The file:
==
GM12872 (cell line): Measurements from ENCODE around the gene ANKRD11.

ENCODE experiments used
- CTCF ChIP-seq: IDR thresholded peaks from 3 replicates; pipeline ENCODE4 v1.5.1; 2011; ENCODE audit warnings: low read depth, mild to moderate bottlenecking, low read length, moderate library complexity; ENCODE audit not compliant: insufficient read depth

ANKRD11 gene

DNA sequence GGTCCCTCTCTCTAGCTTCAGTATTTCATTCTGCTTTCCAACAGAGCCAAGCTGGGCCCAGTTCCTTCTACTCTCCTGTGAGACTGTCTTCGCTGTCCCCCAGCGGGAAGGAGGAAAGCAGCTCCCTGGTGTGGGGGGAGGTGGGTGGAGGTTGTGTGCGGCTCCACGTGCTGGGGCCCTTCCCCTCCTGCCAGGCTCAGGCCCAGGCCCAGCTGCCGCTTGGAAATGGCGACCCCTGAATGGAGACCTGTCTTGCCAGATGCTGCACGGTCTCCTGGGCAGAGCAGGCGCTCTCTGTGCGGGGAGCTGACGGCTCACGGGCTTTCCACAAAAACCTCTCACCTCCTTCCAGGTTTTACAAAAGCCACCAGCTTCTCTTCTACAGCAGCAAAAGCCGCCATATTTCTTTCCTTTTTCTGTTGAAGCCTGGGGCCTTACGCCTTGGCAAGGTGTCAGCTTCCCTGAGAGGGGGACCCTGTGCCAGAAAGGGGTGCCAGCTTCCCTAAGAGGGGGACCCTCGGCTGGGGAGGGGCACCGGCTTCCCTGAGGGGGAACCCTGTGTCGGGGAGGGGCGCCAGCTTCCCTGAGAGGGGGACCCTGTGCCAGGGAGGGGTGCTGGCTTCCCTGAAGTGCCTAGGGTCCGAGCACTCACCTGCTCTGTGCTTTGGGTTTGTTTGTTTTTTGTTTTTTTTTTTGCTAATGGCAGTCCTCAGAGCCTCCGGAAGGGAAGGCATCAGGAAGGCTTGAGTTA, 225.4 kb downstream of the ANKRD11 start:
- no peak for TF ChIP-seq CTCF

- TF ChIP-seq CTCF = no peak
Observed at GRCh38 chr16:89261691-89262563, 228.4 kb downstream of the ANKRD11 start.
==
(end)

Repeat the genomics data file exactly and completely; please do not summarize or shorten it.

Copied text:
GM12872 (cell line): Measurements from ENCODE around the gene ANKRD11.

ENCODE experiments used
- CTCF ChIP-seq: IDR thresholded peaks from 3 replicates; pipeline ENCODE4 v1.5.1; 2011; ENCODE audit warnings: low read depth, mild to moderate bottlenecking, low read length, moderate library complexity; ENCODE audit not compliant: insufficient read depth

ANKRD11 gene

DNA sequence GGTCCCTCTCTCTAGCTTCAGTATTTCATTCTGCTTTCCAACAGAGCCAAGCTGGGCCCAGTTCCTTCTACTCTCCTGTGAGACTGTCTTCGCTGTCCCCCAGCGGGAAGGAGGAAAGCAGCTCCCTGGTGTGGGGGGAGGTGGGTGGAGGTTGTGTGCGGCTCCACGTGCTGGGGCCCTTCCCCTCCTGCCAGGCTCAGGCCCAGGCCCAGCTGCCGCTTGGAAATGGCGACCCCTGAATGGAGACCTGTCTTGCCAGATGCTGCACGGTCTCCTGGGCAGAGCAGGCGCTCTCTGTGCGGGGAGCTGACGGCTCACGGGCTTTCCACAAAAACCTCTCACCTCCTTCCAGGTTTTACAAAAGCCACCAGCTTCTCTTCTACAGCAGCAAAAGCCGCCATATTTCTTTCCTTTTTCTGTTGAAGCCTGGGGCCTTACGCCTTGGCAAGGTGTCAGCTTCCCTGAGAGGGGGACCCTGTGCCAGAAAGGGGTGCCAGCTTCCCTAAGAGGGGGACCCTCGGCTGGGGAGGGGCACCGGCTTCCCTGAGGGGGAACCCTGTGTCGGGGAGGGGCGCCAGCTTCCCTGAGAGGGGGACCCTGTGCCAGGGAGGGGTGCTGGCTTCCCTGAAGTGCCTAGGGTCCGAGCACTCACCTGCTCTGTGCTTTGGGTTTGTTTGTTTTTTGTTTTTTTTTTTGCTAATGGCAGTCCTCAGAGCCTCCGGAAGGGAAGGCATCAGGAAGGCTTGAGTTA, 225.4 kb downstream of the ANKRD11 start:
- no peak for TF ChIP-seq CTCF

- TF ChIP-seq CTCF = no peak
Observed at GRCh38 chr16:89261691-89262563, 228.4 kb downstream of the ANKRD11 start.